You Have To Love AKWEL’s (EPA:AKW) Dividend

Today we’ll take a closer look at AKWEL (EPA:AKW) from a dividend investor’s perspective. Owning a strong business and reinvesting the dividends is widely seen as an attractive way of growing your wealth. Yet sometimes, investors buy a popular dividend stock because of its yield, and then lose money if the company’s dividend doesn’t live up to expectations.

A 1.5% yield is nothing to get excited about, but investors probably think the long payment history suggests AKWEL has some staying power. When buying stocks for their dividends, you should always run through the checks below, to see if the dividend looks sustainable.

Click the interactive chart for our full dividend analysis

ENXTPA:AKW Historical Dividend Yield May 19th 2020

Payout ratios

Companies (usually) pay dividends out of their earnings. If a company is paying more than it earns, the dividend might have to be cut. As a result, we should always investigate whether a company can afford its dividend, measured as a percentage of a company’s net income after tax. Looking at the data, we can see that 8.3% of AKWEL’s profits were paid out as dividends in the last 12 months. We like this low payout ratio, because it implies the dividend is well covered and leaves ample opportunity for reinvestment.

Another important check we do is to see if the free cash flow generated is sufficient to pay the dividend. AKWEL’s cash payout ratio in the last year was 29%, which suggests dividends were well covered by cash generated by the business. It’s encouraging to see that the dividend is covered by both profit and cash flow. This generally suggests the dividend is sustainable, as long as earnings don’t drop precipitously.

We update our data on AKWEL every 24 hours, so you can always get our latest analysis of its financial health, here.

Dividend Volatility

One of the major risks of relying on dividend income, is the potential for a company to struggle financially and cut its dividend. Not only is your income cut, but the value of your investment declines as well – nasty. AKWEL has been paying dividends for a long time, but for the purpose of this analysis, we only examine the past 10 years of payments. The dividend has been cut on at least one occasion historically. During the past ten-year period, the first annual payment was €0.047 in 2010, compared to €0.20 last year. This works out to be a compound annual growth rate (CAGR) of approximately 15% a year over that time. AKWEL’s dividend payments have fluctuated, so it hasn’t grown 15% every year, but the CAGR is a useful rule of thumb for approximating the historical growth.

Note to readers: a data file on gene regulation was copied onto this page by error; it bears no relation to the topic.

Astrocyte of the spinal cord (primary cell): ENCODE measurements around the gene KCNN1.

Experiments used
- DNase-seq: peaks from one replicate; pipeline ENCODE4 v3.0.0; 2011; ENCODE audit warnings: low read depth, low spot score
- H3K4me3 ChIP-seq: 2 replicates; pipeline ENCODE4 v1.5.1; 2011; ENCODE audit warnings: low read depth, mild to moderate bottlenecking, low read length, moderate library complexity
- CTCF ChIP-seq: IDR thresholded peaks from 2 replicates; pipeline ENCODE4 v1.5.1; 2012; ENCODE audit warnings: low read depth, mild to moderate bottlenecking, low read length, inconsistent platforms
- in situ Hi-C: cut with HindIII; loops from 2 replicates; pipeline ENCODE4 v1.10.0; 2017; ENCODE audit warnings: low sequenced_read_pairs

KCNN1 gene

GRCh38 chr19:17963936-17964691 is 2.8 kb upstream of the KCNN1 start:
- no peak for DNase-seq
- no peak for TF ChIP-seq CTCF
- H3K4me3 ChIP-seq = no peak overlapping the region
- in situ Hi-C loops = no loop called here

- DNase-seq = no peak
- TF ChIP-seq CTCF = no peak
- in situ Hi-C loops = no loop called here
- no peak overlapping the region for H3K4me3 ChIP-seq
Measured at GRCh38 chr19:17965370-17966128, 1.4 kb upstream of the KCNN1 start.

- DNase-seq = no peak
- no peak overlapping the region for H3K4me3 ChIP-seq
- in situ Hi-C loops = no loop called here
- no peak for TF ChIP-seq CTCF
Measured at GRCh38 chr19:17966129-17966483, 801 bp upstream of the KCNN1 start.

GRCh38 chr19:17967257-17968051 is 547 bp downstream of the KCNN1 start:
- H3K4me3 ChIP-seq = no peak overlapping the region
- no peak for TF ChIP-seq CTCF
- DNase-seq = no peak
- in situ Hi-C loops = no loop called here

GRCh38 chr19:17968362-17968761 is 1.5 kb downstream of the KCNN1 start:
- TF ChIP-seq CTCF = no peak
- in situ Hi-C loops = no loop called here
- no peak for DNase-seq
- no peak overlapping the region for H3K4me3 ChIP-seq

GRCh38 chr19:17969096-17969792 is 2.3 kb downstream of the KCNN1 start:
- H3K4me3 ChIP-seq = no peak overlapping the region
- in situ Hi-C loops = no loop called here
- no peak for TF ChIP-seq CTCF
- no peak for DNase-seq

It’s not great to see that the payment has been cut in the past. We’re generally more wary of companies that have cut their dividend before, as they tend to perform worse in an economic downturn.

Dividend Growth Potential

With a relatively unstable dividend, it’s even more important to evaluate if earnings per share (EPS) are growing – it’s not worth taking the risk on a dividend getting cut, unless you might be rewarded with larger dividends in future. Strong earnings per share (EPS) growth might encourage our interest in the company despite fluctuating dividends, which is why it’s great to see AKWEL has grown its earnings per share at 13% per annum over the past five years. Rapid earnings growth and a low payout ratio suggests this company has been effectively reinvesting in its business. Should that continue, this company could have a bright future.

Conclusion

To summarise, shareholders should always check that AKWEL’s dividends are affordable, that its dividend payments are relatively stable, and that it has decent prospects for growing its earnings and dividend. First, we like that the company’s dividend payments appear well covered, although the retained capital also needs to be effectively reinvested. We were also glad to see it growing earnings, but it was concerning to see the dividend has been cut at least once in the past. Overall we think AKWEL scores well on our analysis. It’s not quite perfect, but we’d definitely be keen to take a closer look.

Investors generally tend to favour companies with a consistent, stable dividend policy as opposed to those operating an irregular one. Meanwhile, despite the importance of dividend payments, they are not the only factors our readers should know when assessing a company. Case in point: We’ve spotted 2 warning signs for AKWEL (of which 1 is potentially serious!) you should know about.

Looking for more high-yielding dividend ideas? Try our curated list of dividend stocks with a yield above 3%.

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This article by Simply Wall St is general in nature. It does not constitute a recommendation to buy or sell any stock, and does not take account of your objectives, or your financial situation. We aim to bring you long-term focused analysis driven by fundamental data. Note that our analysis may not factor in the latest price-sensitive company announcements or qualitative material. Simply Wall St has no position in any stocks mentioned. Thank you for reading.

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